Woodall: The Heir Apparent

The Pitt men's basketball team has had a history of bringing in talented point guards to learn from its talented point guards, that's the case this year as well.

With senior Levance Fields still rehabilitating his foot injury, freshman Travon Woodall basically will get a trial by far even before Fields passes the torch. Woodall has run the Pittsburgh offense since official practices began 10 days ago, and he was in charge again in the FanFest intrasquad scrimmage Sunday.

Fields learned from Carl Krauser, and he learned from Brandin Knight. Now, it's Woodall's turn for some on-the-job training. In the scrimmage, associate head coach Tom Herrion guided a team against assistant coach Pat Sandle's squad.

"It's one of the biggest challenges, but also one of the biggest reasons for our success the past seven years and what we've accomplished,'' Pitt coach Jamie Dixon said. "To be able to have a point guard ready to go when one guy leaves, that's tough. (But) we have two good ones with Travon and Ashton Gibbs. And they can play together, too, because Ashton can play the two as well.''

Gibbs and Brad Wanamaker both can play the point and two-guard, but Woodall primarily is a point guard. And he certainly is Pitt's future at the position, as well as the stop-gap measure until Fields returns.

"I'm ready, Woodall said. "I talk with Levance all the time about it, and I've had a good background coming into this situation. What I didn't know, Levance has shown me about being a point guard at Pitt and in the Big East.''

Woodall got a taste for the physical nature of the Big East during an early workout with his teammates. The slick guard drove the lane and was met by Big East first-team all-star Sam Young before he reached his goal. Young was still standing after the play, and Woodall got some teeth bashed in.

"I had a mouth guard in, and it split,'' Woodall said. "So, that tells you how strong Sam is, but I found out real quick how tough it is to go against a Big East defense. But this team is the best, so I'll continue to learn.''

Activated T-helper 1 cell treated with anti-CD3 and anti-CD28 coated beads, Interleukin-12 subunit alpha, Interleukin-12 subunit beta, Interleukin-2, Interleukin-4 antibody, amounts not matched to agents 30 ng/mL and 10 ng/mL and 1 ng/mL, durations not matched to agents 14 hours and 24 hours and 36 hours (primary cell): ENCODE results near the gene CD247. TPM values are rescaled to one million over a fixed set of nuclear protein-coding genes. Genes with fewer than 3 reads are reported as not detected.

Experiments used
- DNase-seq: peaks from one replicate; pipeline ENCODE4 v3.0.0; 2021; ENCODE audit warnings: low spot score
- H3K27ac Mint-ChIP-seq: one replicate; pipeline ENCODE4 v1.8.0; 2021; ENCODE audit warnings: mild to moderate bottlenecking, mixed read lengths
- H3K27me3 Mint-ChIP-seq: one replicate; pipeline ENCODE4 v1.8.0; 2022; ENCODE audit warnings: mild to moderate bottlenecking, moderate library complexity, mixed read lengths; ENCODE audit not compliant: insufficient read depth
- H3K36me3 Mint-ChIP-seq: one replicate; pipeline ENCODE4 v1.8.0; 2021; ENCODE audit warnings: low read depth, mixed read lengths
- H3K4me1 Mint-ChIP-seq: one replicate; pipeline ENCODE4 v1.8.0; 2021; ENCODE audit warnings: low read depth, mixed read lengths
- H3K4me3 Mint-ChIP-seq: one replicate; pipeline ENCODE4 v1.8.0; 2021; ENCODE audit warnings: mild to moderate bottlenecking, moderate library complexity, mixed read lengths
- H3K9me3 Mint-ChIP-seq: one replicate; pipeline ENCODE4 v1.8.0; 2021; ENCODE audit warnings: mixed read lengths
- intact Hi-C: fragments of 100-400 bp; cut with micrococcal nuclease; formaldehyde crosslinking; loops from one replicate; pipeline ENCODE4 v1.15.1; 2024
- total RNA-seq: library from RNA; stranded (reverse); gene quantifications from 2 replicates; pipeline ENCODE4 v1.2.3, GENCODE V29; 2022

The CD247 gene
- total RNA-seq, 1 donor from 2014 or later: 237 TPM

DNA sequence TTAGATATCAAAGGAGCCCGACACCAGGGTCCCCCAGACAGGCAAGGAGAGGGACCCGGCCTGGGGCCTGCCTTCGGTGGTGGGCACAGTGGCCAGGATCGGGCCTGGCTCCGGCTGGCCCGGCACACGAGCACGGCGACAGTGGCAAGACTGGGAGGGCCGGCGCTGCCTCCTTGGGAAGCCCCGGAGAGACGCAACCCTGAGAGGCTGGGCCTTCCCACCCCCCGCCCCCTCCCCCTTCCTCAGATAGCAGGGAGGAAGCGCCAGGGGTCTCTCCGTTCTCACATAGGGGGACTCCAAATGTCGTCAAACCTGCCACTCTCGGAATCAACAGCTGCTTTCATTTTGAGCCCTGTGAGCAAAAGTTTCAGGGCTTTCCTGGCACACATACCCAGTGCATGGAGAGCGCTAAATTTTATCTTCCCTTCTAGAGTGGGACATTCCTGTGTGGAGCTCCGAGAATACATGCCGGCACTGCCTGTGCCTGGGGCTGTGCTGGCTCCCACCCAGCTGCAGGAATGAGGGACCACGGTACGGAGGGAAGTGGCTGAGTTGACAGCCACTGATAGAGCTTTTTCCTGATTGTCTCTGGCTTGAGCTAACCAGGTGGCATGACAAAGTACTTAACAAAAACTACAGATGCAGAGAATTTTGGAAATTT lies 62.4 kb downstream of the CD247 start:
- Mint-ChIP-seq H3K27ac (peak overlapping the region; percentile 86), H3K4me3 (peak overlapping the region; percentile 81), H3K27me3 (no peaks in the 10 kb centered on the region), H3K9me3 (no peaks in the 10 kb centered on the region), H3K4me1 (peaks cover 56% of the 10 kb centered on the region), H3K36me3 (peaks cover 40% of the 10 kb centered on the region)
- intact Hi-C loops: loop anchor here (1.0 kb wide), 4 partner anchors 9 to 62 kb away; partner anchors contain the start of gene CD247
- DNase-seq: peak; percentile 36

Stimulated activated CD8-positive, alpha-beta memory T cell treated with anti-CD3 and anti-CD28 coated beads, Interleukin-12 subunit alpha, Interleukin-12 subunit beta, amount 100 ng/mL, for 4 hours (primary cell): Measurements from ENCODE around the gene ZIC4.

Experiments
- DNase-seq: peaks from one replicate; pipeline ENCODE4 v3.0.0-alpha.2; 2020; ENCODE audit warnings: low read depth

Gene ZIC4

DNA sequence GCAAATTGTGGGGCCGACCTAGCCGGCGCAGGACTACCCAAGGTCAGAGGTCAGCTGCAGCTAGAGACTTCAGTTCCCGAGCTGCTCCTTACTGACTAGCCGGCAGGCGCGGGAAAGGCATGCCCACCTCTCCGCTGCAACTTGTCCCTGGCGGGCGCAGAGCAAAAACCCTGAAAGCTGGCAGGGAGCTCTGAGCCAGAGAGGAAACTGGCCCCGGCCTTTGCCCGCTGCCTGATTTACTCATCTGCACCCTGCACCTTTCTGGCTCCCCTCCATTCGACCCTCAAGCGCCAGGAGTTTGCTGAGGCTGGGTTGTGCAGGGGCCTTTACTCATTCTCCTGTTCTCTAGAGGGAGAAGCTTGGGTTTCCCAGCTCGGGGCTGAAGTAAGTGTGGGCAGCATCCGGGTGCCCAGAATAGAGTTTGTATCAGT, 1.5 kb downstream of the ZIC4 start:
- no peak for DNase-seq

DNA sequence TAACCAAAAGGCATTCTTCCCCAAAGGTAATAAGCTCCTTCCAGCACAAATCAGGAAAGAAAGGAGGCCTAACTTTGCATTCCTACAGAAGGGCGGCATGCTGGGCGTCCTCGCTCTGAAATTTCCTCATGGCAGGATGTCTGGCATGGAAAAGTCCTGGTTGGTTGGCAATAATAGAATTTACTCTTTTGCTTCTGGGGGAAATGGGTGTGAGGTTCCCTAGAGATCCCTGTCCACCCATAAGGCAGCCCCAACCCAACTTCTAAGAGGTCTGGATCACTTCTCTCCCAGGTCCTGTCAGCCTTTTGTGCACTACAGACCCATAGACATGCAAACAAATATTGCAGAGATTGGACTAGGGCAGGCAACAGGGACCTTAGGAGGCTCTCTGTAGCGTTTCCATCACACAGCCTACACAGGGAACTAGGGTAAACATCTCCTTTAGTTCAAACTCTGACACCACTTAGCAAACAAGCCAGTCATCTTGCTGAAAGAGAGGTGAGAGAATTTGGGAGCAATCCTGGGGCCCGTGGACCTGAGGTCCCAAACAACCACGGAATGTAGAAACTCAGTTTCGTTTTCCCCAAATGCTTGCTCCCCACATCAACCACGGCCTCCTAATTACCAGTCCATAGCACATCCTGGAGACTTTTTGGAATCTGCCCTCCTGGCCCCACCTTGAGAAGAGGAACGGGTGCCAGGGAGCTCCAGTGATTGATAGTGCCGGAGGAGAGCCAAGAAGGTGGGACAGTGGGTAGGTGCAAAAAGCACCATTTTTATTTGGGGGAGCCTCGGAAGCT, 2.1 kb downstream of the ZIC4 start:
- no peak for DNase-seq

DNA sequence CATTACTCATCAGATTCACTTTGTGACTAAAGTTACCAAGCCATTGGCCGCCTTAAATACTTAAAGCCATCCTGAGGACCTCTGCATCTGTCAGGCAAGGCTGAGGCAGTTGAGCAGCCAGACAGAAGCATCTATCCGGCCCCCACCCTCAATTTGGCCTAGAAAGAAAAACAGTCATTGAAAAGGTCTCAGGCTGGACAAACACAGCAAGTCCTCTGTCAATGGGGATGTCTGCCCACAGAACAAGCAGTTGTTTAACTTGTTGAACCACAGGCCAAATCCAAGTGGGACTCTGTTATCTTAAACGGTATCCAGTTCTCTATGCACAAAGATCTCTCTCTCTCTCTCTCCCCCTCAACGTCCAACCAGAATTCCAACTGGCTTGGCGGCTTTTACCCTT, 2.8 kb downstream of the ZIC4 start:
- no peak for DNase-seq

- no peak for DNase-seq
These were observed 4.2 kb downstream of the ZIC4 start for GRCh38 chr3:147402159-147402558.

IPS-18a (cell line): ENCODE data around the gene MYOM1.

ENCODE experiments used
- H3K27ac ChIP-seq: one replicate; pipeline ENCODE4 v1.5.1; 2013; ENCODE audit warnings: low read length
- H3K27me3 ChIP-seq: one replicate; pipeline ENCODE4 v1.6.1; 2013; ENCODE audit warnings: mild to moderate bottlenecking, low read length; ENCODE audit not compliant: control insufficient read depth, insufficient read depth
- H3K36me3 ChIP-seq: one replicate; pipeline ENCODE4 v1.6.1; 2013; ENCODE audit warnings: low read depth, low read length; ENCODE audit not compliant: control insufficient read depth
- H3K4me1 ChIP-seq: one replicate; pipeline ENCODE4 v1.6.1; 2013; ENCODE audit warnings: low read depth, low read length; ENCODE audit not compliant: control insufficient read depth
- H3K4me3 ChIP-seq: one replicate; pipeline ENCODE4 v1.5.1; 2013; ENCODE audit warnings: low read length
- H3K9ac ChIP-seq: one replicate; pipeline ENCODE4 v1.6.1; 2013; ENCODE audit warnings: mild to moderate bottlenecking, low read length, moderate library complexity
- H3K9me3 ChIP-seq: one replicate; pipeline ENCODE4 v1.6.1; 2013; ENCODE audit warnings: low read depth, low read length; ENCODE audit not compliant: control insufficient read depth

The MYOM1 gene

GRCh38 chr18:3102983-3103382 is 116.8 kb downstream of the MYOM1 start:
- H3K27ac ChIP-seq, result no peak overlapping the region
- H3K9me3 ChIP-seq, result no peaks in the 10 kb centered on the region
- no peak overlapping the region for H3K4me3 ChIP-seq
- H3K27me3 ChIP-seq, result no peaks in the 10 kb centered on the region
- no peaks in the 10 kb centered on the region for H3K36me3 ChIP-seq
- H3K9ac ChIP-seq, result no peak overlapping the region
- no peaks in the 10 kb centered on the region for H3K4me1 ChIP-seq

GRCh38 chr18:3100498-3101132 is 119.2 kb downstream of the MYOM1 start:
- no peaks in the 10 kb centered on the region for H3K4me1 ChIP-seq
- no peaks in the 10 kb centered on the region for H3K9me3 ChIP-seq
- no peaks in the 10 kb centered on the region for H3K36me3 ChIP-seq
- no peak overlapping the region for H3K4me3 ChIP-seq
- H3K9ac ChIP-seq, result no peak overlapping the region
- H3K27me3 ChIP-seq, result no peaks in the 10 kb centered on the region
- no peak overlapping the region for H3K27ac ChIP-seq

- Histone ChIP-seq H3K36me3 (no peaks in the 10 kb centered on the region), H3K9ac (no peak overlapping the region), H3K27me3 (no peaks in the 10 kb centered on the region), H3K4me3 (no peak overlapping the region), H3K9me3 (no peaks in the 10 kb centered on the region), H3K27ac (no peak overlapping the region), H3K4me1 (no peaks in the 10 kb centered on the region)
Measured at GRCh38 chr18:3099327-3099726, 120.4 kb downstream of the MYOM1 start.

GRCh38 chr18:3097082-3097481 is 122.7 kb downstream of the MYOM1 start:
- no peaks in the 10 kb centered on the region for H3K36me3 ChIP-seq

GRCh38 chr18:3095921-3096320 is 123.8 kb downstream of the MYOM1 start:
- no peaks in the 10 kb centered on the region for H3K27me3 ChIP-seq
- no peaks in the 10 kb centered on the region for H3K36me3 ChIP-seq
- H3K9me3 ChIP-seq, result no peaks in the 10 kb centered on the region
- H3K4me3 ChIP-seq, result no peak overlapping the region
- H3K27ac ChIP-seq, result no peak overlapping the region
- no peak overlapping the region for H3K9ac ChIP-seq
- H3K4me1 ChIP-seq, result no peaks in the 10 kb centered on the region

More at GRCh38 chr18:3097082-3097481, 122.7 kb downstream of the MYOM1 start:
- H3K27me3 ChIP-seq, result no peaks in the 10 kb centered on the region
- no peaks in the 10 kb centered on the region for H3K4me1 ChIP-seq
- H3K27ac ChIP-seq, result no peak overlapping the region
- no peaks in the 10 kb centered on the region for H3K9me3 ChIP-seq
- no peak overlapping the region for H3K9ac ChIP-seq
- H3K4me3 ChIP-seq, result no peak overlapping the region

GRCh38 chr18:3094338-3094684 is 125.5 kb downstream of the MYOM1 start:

That's Woodall's best asset, according to Dixon. His coachability shined through during his senior season, as Woodall didn't even start so some others could play for powerful St. Anthony's and Coach Bob Hurley in New Jersey. Woodall started his first three seasons, but but came off the bench as a sixth man last season when St. Anthony's was the top-ranked scholastic team by USA Today.

He's been well-coached, and he's won,'' Dixon said. "And he's a team guy. He came off the bench last year. ... He led them in assists. They won every game by 30-40 points, a great team, especially the perimeter guys.

"He's a true point guard. Student body president (with a) 3.5 GPA. And he's a great recruiter for us. He didn't lose a game. He defends. Those are good attributes, and they're the reasons we believe he's a special player.''

Woodall actually was in the same backcourt with McDonald's All-American Mike Rosario, now at Rutgers, and Kansas freshman Tyshawn Taylor. Woodall volunteered to play behind those guys.

"At the end of the day, it didn't matter who started,'' Woodall said. "All that mattered was who won. I knew Coach would play me when it mattered.''

Fields endorsed Woodall as well, but he's not yet ready to hand over the reigns.

"He's learning how to play at this level, and he's doing what he needs to do,'' Fields said. "I'm very confident that he'll be able to get the job done if he needs to step in. I'm sure he'll be ready if I can't start the season.''

Woodall already has benefited from being at Pitt. He's put about 15 pounds on his 5-foot-11 frame and is around 200 now under Pitt strength and conditioning coach Tim Beltz's guidance. Continued improvement in that area certainly will benefit him in the future.

And help the Panthers successfully make the transition to another point guard just as well as they have in the past.

Notes: Freshman forward Dwight Miller (bruised heel) and Fields did not participate in the intrasquad scrimmage.

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